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The Montana Cooperative Wildlife Research Unit

The University of Montana

Sarah Bassing - M.Sc. Candidate - Wildlife Biology

Advisor - Mike Mitchell


Natural Science Building - Room 312


Project Title:

Developing a monitoring framework to estimate wolf distribution and abundance in southwest Alberta


B.S. Wildlife Biology, University of Montana, 2008


Broadly, my interests are in predator conservation and human-wildlife conflicts.  I've worked on a variety of wildlife research projects throughout the western US since 2006, ranging from tule elk demography in California, to bald eagle conservation in Arizona, and wolf management in west central Montana.  I started working for the Montana Cooeprative Wildlife Research Unit in 2010 as a field technician.  Based on data collected during rendezvous site surveys in southwest Alberta over the past three years, preliminary genetic data and anecdotal information suggest wolf mortality is high in this region and few resident animals survive from one year to the next.  Management agencies and local communities are keenly interested in monitoring this wolf population for management purposes but high turnover in the population makes long-term monitoring difficult.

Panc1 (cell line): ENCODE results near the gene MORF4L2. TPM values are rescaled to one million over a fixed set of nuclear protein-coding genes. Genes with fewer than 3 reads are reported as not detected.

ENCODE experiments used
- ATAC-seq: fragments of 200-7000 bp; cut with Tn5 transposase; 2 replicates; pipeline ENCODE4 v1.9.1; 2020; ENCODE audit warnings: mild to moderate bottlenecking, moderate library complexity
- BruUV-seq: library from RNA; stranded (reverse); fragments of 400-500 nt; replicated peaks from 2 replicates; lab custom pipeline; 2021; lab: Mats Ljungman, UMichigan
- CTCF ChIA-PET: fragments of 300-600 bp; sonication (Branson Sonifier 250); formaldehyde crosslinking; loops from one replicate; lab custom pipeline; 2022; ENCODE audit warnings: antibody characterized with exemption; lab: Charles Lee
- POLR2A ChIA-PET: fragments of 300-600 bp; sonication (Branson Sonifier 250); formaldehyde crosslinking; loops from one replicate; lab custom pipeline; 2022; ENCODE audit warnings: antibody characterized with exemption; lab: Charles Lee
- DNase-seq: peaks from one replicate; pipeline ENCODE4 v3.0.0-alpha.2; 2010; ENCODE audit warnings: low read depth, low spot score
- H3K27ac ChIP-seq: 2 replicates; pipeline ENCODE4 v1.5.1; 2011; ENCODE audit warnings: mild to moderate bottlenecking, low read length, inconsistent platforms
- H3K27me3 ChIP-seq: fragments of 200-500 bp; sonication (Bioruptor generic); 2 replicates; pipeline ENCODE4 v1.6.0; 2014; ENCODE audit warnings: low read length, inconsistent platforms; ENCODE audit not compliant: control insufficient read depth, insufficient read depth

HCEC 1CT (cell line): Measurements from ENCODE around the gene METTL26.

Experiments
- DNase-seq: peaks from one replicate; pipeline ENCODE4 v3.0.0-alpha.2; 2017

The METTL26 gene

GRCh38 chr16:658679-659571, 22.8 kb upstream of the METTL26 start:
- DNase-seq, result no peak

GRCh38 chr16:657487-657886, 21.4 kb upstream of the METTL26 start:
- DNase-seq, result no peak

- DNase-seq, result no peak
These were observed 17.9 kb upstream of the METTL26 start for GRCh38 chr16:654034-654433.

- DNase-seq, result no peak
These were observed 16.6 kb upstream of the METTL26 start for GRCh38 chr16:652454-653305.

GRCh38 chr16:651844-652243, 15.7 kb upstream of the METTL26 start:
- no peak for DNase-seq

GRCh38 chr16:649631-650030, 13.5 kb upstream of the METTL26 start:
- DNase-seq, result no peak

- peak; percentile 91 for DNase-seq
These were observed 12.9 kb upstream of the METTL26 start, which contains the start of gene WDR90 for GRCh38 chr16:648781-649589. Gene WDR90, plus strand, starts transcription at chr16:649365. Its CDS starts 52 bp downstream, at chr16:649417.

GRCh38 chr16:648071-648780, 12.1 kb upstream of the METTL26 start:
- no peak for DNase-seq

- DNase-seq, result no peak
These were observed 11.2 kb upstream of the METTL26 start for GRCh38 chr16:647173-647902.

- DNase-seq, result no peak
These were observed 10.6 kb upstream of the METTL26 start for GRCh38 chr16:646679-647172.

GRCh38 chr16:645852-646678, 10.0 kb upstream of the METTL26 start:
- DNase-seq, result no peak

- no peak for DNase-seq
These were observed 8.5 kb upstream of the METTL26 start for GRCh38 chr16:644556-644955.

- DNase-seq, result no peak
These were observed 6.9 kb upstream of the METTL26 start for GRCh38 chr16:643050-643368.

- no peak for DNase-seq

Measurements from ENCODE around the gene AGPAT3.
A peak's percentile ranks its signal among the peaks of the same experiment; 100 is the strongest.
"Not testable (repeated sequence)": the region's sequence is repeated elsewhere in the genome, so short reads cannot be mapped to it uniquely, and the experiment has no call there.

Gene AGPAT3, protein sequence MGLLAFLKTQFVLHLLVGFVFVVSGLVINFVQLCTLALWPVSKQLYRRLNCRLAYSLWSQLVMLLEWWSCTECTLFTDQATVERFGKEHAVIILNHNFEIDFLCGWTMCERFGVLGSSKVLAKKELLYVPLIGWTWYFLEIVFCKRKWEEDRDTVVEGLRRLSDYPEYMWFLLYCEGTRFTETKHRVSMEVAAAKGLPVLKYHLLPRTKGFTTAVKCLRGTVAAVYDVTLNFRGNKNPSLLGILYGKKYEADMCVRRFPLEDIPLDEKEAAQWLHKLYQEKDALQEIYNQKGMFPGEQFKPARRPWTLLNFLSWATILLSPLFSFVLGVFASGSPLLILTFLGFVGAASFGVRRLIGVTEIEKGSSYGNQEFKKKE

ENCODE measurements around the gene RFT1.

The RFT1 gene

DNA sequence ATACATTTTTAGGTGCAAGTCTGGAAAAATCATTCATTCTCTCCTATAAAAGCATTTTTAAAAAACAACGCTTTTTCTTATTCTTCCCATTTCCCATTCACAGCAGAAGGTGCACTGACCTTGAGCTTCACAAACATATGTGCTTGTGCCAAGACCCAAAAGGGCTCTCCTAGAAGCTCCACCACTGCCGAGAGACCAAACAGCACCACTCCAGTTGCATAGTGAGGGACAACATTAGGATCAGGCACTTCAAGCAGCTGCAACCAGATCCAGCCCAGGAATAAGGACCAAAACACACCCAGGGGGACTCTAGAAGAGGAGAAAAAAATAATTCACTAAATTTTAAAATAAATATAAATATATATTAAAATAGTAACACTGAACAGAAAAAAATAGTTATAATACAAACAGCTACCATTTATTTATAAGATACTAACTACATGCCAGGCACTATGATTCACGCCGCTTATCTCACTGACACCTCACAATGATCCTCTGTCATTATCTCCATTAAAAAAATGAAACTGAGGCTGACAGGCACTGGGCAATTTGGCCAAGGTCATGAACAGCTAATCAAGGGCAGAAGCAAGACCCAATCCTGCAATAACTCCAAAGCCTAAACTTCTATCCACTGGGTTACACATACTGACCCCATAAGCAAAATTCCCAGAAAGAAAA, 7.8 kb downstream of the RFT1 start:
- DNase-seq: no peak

I began developing exploratory patch occupancy models to estimate gray wolf distribution and abundance in southwest Alberta in 2013.  I plan to continue refining these models as part of my graduate work by testing additional covariates and finding innovative methods to address model assumptions in my study area.  I will also estimate colonization and extinction probabilities, a relatively under-used application of occupancy modeling, to understand how wolves are able to sustain their population despite apparent high turnover.  I also plan to use three years of genetic data to examine movement within the region and determine if immigration effects population sustainability.

Natural Sciences Room 205

Missoula, MT 59812